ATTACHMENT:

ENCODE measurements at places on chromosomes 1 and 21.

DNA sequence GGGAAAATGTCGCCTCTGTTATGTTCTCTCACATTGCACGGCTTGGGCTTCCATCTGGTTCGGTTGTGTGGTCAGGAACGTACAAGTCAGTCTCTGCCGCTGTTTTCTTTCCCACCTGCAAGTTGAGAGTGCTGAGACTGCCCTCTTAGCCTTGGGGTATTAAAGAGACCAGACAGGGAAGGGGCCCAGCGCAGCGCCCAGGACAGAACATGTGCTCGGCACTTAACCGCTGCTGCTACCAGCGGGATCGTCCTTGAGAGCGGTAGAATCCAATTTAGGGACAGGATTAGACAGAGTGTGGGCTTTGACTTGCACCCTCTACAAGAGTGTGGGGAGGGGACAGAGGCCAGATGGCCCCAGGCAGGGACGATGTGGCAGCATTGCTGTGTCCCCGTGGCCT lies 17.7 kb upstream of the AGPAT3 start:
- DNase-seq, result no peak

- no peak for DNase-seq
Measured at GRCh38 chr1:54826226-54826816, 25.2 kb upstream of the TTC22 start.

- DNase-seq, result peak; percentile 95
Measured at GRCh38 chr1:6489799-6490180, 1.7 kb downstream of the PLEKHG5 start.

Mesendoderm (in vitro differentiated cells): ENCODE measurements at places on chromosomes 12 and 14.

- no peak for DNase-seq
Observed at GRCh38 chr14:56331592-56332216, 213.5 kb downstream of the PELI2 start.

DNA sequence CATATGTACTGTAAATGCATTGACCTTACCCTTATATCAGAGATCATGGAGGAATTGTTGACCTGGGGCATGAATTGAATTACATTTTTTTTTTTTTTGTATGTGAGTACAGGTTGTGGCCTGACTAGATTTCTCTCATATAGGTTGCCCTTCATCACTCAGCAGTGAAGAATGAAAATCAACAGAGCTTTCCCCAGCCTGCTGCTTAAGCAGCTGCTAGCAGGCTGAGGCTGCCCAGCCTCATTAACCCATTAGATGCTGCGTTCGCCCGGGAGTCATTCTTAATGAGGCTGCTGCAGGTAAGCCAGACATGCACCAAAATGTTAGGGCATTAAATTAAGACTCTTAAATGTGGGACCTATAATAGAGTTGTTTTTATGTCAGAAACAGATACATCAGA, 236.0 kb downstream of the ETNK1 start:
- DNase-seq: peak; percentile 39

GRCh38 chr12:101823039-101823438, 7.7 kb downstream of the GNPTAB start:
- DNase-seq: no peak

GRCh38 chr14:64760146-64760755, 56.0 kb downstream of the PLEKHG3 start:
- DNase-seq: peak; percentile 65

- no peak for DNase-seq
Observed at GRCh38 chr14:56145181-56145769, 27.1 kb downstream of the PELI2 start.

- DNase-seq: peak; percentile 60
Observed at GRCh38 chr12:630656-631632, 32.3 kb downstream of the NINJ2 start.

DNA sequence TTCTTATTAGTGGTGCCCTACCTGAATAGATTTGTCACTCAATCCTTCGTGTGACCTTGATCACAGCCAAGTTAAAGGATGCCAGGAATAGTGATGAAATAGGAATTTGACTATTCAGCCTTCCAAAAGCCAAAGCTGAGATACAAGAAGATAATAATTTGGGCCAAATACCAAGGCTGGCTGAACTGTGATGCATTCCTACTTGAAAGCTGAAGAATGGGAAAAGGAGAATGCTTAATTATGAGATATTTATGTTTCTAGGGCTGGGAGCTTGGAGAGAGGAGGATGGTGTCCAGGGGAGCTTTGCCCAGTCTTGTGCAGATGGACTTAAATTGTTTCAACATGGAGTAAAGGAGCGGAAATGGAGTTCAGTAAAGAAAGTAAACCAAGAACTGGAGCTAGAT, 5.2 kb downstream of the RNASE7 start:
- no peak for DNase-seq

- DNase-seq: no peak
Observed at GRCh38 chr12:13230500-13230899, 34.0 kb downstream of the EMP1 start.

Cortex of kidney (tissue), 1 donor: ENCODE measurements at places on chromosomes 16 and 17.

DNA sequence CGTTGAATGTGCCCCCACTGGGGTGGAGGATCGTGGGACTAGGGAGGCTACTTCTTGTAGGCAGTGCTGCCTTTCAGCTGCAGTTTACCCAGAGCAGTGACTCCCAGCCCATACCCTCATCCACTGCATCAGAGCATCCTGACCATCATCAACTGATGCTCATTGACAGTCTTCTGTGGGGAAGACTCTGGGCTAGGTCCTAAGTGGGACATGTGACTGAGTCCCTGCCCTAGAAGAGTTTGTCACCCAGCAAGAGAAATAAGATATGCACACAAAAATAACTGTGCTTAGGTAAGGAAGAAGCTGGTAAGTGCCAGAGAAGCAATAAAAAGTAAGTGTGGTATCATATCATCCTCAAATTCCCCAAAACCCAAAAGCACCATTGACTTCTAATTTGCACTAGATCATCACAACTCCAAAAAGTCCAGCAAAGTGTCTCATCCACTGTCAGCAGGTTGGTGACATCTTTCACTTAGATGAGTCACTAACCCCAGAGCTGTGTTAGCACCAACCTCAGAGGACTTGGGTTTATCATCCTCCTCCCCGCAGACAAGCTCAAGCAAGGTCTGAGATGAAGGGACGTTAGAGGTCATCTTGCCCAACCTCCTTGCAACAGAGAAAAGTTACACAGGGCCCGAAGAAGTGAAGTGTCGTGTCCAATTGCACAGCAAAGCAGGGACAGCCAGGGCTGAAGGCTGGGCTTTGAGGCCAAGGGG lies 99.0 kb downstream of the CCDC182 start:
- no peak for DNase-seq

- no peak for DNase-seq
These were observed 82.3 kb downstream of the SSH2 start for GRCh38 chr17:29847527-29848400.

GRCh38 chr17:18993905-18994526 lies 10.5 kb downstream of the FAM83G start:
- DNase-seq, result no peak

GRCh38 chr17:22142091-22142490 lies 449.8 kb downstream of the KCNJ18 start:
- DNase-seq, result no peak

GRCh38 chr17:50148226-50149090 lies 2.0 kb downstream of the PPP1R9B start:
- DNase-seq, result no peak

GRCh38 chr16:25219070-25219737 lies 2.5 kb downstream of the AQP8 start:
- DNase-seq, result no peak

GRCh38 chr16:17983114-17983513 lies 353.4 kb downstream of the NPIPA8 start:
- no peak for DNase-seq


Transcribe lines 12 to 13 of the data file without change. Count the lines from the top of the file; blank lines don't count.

- DNase-seq: peak; percentile 39

GRCh38 chr12:101823039-101823438, 7.7 kb downstream of the GNPTAB start: